Republicans introduce bill to rein in regulators

Republicans could more easily reject regulations from the Obama administration they don't like under new legislation introduced this week.

The highly controversial Regulations from the Executive in Need of Scrutiny (REINS) Act would give Congress the final say over any major rule with an annual economic impact of $100 million or more.

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Federal agencies would be required to submit major rules to Congress for approval before they could take effect. This would all but guarantee Republicans the ability to block dozens of controversial rules from the Obama administration.

Sen. Rand PaulRandal (Rand) Howard PaulHouse bill set to reignite debate on warrantless surveillance Authorizing military force is necessary, but insufficient GOP feuds with outside group over analysis of tax framework MORE (R-Ky.) and Rep. Todd YoungTodd Christopher YoungThe Hill's Whip List: Republicans try again on ObamaCare repeal Stale, misguided, divisive: minimum wage can't win elections Russian network RT must register as foreign agent in US MORE (R-Ind.) reintroduced the REINS Act Wednesday in both chambers of Congress, but it is unlikely to get enough support from Democrats to pass.

"Today, we are introducing legislation to increase transparency in the federal regulatory process," Paul said in a statement. "If the Obama administration wants to impose regulations that effectively operate as laws on U.S. citizens, it is important that those citizens are made aware of how the laws come to be. Cutting red tape and opening the regulatory process to scrutiny is an important first step in holding government accountable."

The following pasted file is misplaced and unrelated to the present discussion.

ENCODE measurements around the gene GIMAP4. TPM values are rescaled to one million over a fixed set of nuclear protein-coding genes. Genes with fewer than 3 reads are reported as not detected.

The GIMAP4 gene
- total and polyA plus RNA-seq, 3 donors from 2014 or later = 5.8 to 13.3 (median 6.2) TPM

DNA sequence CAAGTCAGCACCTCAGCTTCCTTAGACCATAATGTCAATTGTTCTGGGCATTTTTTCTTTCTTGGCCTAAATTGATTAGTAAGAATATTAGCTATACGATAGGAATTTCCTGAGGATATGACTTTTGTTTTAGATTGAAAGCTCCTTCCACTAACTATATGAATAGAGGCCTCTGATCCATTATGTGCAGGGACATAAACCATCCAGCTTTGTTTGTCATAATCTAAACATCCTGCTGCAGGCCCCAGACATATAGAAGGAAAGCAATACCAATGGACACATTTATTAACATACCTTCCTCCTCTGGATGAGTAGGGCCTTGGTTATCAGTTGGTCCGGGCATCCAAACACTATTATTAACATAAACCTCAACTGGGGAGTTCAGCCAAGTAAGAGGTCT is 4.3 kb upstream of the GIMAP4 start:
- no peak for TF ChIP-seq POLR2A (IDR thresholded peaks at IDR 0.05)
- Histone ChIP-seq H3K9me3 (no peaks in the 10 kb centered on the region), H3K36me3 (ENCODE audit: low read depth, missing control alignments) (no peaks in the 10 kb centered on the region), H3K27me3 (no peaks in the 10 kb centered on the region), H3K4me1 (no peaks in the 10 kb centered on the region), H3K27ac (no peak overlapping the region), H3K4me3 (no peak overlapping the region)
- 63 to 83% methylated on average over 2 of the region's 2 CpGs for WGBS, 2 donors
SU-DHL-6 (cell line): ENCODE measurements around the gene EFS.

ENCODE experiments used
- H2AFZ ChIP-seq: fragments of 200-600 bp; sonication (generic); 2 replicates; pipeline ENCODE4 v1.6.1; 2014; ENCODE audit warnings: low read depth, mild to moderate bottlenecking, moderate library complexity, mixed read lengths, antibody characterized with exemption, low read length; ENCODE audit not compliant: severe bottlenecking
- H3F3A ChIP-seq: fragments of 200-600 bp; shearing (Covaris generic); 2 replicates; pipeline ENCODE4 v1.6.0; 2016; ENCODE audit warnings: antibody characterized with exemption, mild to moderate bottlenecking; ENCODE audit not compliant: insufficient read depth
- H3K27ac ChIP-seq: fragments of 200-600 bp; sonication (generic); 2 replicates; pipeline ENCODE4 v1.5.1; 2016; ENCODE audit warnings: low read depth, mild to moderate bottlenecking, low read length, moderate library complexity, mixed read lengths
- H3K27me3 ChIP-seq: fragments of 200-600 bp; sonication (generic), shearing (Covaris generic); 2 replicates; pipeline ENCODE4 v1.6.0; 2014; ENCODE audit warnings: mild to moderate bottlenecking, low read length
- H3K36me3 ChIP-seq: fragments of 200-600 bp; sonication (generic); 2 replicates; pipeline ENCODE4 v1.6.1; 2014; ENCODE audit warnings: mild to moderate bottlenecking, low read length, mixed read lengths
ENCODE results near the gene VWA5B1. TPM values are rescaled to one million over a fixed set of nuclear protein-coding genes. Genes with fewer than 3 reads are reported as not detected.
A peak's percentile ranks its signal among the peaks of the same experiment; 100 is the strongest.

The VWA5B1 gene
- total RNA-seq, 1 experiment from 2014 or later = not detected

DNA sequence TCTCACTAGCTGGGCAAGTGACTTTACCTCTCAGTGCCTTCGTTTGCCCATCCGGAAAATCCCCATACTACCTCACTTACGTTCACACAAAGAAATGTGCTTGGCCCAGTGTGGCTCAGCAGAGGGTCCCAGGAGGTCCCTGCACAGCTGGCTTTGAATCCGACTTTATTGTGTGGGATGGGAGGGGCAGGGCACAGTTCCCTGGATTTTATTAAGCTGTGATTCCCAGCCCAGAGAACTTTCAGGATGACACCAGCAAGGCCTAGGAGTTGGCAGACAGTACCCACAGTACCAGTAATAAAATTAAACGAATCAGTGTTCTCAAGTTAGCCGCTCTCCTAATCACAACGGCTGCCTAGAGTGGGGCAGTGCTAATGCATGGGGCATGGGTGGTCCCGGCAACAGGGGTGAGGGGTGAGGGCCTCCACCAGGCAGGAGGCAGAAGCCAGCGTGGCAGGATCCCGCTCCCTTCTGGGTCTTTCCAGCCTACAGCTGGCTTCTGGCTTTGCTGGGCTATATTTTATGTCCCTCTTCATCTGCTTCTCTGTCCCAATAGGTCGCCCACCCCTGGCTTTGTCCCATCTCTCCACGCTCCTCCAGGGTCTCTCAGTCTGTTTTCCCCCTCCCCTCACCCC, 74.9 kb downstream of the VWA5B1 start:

The REINS Act has passed the House twice, in 2011 and 2013, the last time in a 232-180 vote. But it was not taken up by the Democratic-controlled Senate in the last Congress.

Experts say it remains unlikely to become law even in the Republican-controlled Congress.

Democrats fear the measure would give Congress a green light to block many much-needed public protections from ever seeing the light of day.

But Republicans complain that the Obama administration has overstepped its authority in the rule-making process. They say unelected bureaucrats at federal agencies should not have the ability to issue expensive regulations without their consent.

The REINS Act would level the playing field, they say, by allowing Congress to take an up-or-down vote on major rules from the agencies.

The GOP is also looking at other legislative options, such as the Congressional Review Act, to block the Obama administration's regulatory agenda.

The review act gives Congress the ability to vote to block regulations after they go into effect. 

The REINS Act would force the Obama administration to make the case to Congress before a regulation goes into effect.